Sohrab Modi recreated “Hamlet” in his 1935 film, “Khoon ka Khoon”. In 1963, Amrit Rai, Munshi Premchand’s son, took up the translation of Hamlet into Hindi. Gulzar based his 1981 “Angoor” (starring Moushumi Chatterjee and Sanjeev Kumar) on “The Comedy of Errors”. And then of course there is the Hindi film “Omkara” directed by Vishal Bharadwaj. The two editions of the Hamara Shakespeare festival have brought us six different ways for Shakespeare to come home to us here in India. Last year, the School of Drama, Kozhikode, performed “Romeo and Juliet” in Malayalam. “Jungle Me Mangal” presented by Awishkar, Mumbai, was the Marathi adaptation in Tamasha form of “Mid Summer Night’s Dream”. “The Magic Hour in Khelkali”, combined two stories of William Shakespeare, “Othello” and “A Mid Summer Night’s Dream” with scenes from Kathakali stories. The play used the story of Oberon and Titania’s fight over a little Indian boy in Shakespeare’s “A Mid Summer Night’s Dream” as a basis to talk about the post-colonial experience. This year, apart from “Hamletmachine”, the festival brought us Ramu Ramanathan’s “Shakespeare and She” and “Thanimaiyil Shakespeare” (Shakespeare Alone), a Tamil play scripted and directed by V. Arumugham from the School of Performing Arts, Pondicherry University.
To me, there are specific reasons why the idea of rendering the bard into Indian languages appeals. One is the innocent delight of travelling from one literary tradition to another, discovering that the boundaries are porous after all. The other is the more wicked political delight of translating from a globally more powerful language to a less powerful one. In giving Shakespeare a desi twist, one is also taking a potshot at reversing the hierarchy of languages set in place by that old project of colonialism and new project of globalisation. Shakespeare, then, becomes a kind of reference point, a peg on which to hang our very contemporary concerns. “Hamletmachine: Images of Shakespeare-in-us”, for instance, is thrice removed from the original, based as it is on the German adaptation by Heiner Muller, “Die Hamletmaschine”.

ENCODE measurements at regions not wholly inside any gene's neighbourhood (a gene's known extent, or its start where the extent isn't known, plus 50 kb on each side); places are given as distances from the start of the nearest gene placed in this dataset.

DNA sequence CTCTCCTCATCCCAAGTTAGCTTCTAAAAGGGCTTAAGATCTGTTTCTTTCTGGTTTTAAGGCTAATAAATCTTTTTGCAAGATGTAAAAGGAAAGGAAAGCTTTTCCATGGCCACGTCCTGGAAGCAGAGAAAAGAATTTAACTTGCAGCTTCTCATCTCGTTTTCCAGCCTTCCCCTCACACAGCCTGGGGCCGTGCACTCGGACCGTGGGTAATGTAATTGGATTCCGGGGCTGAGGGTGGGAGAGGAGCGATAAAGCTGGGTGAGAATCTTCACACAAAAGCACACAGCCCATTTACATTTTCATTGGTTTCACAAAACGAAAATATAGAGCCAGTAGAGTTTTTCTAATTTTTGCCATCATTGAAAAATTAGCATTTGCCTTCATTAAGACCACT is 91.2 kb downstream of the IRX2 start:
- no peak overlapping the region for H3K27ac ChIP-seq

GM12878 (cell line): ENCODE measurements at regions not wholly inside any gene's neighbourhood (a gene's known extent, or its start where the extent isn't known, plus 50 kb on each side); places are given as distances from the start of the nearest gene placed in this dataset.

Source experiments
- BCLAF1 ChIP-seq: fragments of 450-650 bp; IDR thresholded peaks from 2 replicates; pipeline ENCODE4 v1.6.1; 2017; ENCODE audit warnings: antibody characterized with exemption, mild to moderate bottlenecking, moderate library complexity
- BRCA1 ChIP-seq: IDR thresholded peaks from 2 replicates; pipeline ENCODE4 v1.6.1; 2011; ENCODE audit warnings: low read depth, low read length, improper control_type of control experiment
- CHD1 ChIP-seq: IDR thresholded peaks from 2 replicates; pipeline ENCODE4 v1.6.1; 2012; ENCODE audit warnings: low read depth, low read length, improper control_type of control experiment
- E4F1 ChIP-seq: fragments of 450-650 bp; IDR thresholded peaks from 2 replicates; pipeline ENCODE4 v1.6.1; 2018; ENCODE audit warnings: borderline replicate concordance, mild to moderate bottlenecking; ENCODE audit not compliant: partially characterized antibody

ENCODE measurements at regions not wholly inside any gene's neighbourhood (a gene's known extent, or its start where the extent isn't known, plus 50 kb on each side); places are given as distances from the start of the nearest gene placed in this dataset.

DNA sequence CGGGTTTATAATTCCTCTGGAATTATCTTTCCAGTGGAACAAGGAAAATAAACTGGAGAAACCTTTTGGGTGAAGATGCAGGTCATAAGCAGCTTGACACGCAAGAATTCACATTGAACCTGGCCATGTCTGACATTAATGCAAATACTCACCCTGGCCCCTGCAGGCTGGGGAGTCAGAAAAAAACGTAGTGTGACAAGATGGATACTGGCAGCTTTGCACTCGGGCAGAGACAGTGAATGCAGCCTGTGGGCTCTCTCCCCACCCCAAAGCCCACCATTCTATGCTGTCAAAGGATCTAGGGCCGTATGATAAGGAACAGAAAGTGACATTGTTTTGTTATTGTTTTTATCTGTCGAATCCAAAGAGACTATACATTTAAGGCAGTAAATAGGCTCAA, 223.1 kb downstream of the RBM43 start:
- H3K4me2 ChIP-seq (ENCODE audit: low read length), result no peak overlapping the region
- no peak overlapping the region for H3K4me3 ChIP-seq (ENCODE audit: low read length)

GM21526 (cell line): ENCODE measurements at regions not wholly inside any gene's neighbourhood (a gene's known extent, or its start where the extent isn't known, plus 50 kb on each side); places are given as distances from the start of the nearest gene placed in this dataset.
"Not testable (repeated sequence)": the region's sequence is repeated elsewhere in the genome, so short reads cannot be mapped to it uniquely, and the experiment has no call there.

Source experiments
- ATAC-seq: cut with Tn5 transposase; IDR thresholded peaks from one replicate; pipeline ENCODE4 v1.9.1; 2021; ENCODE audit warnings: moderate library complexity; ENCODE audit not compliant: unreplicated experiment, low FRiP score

Changing with the times
Many a Shakespeare scholar would blanch at plays such as these. “But where is Shakespeare in all this?” they might ask. Or “How do we teach Shakespeare without Shakespeare or Hamlet without Hamlet?” But if we want to keep Shakespeare alive for this generation of young people, we have to make him speak to them in their idiom. Shakespeare in comic form or Shakespeare performed in Tamil. It doesn’t matter. And, who knows, one day these young people might just decide to blow up their money over a copy of The Complete Works of Shakespeare instead of over an Espresso at Café Coffee Day. Either way though, Shakespeare wouldn’t mind.
- K. SRILATA in The Hindu (2nd March, 2008)